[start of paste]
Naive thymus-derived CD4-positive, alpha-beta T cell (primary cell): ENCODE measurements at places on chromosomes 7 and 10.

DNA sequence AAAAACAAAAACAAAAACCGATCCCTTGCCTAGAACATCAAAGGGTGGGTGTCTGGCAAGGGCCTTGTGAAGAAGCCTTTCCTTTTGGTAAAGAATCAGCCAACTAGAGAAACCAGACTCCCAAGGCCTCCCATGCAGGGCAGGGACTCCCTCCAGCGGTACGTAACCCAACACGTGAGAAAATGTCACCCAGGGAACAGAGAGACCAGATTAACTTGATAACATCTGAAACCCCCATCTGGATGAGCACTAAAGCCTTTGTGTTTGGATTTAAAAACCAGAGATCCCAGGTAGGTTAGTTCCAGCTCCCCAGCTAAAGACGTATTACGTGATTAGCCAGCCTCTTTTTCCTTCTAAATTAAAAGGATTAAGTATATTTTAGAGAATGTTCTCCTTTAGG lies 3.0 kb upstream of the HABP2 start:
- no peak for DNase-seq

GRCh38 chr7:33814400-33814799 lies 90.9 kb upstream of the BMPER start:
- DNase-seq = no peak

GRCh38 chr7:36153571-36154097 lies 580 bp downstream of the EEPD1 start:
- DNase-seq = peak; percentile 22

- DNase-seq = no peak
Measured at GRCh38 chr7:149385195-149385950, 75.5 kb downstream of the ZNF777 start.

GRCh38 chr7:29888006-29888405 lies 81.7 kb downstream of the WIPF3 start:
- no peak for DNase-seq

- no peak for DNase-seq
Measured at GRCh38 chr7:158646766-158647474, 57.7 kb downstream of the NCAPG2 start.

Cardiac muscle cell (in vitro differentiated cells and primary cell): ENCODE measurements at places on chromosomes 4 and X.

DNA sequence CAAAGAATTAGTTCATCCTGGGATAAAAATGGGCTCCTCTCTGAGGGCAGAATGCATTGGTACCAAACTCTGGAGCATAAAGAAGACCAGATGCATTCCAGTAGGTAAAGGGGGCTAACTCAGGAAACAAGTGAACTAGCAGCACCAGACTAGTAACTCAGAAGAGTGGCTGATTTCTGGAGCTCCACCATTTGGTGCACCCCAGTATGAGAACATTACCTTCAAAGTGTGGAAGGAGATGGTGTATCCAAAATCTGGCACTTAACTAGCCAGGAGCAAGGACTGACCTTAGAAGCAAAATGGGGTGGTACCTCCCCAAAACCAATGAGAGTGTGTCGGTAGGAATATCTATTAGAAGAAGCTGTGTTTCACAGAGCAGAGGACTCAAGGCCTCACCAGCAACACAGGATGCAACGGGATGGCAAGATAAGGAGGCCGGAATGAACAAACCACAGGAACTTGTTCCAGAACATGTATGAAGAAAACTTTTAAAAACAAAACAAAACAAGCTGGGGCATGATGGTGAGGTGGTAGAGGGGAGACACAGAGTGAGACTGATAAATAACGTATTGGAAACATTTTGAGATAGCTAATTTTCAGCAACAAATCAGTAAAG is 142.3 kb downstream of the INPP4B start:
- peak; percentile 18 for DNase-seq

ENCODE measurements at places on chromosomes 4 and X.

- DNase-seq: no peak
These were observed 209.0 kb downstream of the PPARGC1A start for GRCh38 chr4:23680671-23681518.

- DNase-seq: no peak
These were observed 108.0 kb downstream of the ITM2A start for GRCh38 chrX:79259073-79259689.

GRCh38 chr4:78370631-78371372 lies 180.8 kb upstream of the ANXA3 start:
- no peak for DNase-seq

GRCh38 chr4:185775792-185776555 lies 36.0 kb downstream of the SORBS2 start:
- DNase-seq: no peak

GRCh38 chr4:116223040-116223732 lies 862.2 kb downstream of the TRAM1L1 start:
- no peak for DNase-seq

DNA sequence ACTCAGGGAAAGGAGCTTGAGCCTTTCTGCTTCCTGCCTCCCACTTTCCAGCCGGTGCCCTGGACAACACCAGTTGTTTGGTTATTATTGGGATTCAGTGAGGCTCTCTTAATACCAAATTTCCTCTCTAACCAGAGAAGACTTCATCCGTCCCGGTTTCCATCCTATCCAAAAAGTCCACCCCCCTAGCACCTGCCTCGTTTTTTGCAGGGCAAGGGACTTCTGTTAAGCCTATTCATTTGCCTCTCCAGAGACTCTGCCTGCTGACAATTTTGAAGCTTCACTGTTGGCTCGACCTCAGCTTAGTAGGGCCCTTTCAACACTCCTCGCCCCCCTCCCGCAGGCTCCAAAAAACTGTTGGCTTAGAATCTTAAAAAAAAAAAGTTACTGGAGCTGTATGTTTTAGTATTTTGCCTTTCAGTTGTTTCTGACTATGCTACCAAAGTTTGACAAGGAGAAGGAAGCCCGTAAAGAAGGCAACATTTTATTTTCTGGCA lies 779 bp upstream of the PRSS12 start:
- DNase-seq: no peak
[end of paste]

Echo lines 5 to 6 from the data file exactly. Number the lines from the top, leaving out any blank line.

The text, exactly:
- DNase-seq = no peak

GRCh38 chr7:36153571-36154097 lies 580 bp downstream of the EEPD1 start: